By Logan Smith

DENVER (CBS4) — The City and County of Denver agreed to receive $4.5 million each from Mortenson Construction and Trammell Crow Company for violations of the city’s public procurement rules which occurred during the early stages of planned renovation work at the Colorado Convention Center.

CBS4’s Brian Maass first broke the story in December 2018. The $233 million expansion of the Convention Center was approved by voters three years earlier.

The violations happened during discussions between a Trammell employee who reached out to Mortenson personnel and received guidance on proposals. The guidance, according to investigation with the Colorado Attorney General’s Office, included “estimations for the preliminary design and interview questions for the project.”

(credit: CBS)

That employee misrepresented the information obtained from Mortenson as his own, the state claimed, and also relayed confidential information about the bidding process back to Mortenson personnel – information which Mortenson’s competitors did not receive.

“The blatancy of what we saw and how brazen these people were to communicate the way they were, clearly violating the rules of competitive bidding … just blew me away,” Denver Mayor Michael Hancock told CBS4 in Brian Maass’s initial report.

Maass identified the Trammel employee as Senior Vice President of Development Management Mike Sullivan. The company fired him before CBS4’s story aired.

To date, he is the only identified employee from either company.

“This settlement means we’ve made taxpayers whole, our well-established procurement rules have been fortified and this critical public project is moving forward to support our post-COVID economic recovery,” Mayor Michael B. Hancock stated in a press release Wednesday. “This case involved a serious breach of Denver’s well-established procurement rules by companies that should have known better. The watchful efforts of city employees in this administration uncovered the breach and it is because of their efforts, the leadership of Executive Director Eulois Cleckley at the Department of Transportation and Infrastructure and the tireless work of the City Attorney, Kristin Bronson, and her team, that Denver’s reputation for ethical bidding and procurement remains intact.”

Each company was required to issue a public apology as a result of the city settlement:

“Mortenson’s actions in the procurement of the Colorado Convention Center project were contrary to who we are as a company and were completely unacceptable,” Mortenson CEO Dan Johnson wrote. “We recognize in addition that our actions caused significant harm to the City. We are truly sorry, and we accept responsibility for our actions.”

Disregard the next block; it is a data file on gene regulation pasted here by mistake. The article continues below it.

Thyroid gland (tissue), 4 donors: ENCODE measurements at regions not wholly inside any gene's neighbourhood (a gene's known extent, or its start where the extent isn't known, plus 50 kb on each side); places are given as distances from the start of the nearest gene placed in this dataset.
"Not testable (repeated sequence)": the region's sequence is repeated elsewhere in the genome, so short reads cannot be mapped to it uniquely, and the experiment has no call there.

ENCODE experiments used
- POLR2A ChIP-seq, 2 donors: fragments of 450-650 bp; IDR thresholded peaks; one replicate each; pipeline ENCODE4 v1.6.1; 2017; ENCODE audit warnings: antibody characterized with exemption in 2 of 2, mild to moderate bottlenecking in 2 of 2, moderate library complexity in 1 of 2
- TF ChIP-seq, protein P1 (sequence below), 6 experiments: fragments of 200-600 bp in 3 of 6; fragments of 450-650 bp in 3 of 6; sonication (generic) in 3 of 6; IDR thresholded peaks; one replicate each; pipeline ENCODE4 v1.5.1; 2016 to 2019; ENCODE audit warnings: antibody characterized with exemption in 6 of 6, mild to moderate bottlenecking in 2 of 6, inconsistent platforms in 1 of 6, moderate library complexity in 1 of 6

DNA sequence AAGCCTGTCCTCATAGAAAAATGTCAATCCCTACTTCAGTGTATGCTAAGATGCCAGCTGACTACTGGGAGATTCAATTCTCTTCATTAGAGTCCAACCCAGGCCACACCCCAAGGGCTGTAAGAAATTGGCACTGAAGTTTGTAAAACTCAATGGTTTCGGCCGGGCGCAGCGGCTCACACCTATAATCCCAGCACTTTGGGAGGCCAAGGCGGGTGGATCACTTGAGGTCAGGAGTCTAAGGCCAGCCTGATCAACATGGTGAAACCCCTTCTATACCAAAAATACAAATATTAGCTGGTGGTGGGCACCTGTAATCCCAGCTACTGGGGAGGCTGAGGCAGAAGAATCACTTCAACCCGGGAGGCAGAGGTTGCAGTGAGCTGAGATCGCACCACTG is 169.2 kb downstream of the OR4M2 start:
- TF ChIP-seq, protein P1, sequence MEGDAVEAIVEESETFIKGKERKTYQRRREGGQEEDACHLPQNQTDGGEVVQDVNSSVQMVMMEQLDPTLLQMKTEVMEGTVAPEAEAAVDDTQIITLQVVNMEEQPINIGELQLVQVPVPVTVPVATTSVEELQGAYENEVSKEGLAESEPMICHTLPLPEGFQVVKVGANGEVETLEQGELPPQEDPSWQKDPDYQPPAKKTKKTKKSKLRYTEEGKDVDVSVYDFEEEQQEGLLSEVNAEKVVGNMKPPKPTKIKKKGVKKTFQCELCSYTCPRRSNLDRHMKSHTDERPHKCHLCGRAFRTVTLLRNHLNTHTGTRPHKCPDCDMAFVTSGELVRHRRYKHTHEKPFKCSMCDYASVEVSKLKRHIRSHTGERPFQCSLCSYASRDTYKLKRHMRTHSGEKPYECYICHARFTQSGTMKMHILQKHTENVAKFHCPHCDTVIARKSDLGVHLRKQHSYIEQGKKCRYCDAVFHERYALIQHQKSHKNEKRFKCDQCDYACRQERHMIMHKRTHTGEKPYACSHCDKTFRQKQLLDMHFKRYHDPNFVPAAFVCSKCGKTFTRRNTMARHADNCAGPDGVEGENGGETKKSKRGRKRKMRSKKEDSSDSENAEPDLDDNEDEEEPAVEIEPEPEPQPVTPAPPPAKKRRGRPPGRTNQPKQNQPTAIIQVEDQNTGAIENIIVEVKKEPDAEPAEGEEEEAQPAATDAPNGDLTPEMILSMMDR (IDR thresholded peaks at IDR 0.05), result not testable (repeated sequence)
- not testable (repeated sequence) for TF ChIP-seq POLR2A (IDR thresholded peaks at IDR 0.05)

“We are pleased to have resolved all matters related to the Colorado Convention Center expansion project. We deeply regret the disruption that was caused to the expansion project and apologize again to the City and the people of Denver,” Trammell Crow Company Senior Managing Director Bill Mosher said. “We now look forward to devoting our full energies to helping our great city, and our clients who do business here and elsewhere in Colorado, to prosper in the years ahead.”

(credit: CBS)

State prosecutors investigated whether Mortenson and Trammell violated the Colorado Antitrust Act. But the two companies’ earlier separate settlements with the state, and together with Wednesday’s announcement of the companies’ combined settlement with the city of Denver, resolve all current civil and criminal complaints in the matter.

In those earlier state agreements, both announced in April, Trammell agreed to pay $250,000 and Mortenson $650,000 in fines.

Mortenson also agreed to donate construction costs equal to the state fine’s value toward a city of Denver project, cost-free. The selected project was the Womens Village At Clara Brown Commons, a collection of tiny homes for homeless women. That project has been completed. Its grand opening was earlier this month.

Lastly, Mortenson is barred from bidding on City of Denver projects for three years.

Trammell must make presentations on ethics and compliance issues to construction management and business students at the University of Colorado-Boulder and Colorado State University, as well as to fellow professionals attending with the Colorado Association of General Contractors.

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The proposed rooftop terrace at the Colorado Convention Center (credit: City of Denver)

In July, Hensel Phelps was recommended by city staff to complete the Convention Center expansion project. The design expands the rooftop to add another ballroom and technology improvements. Construction is set to begin mid-2021 with a tentative completion date in late 2023.

 

Logan Smith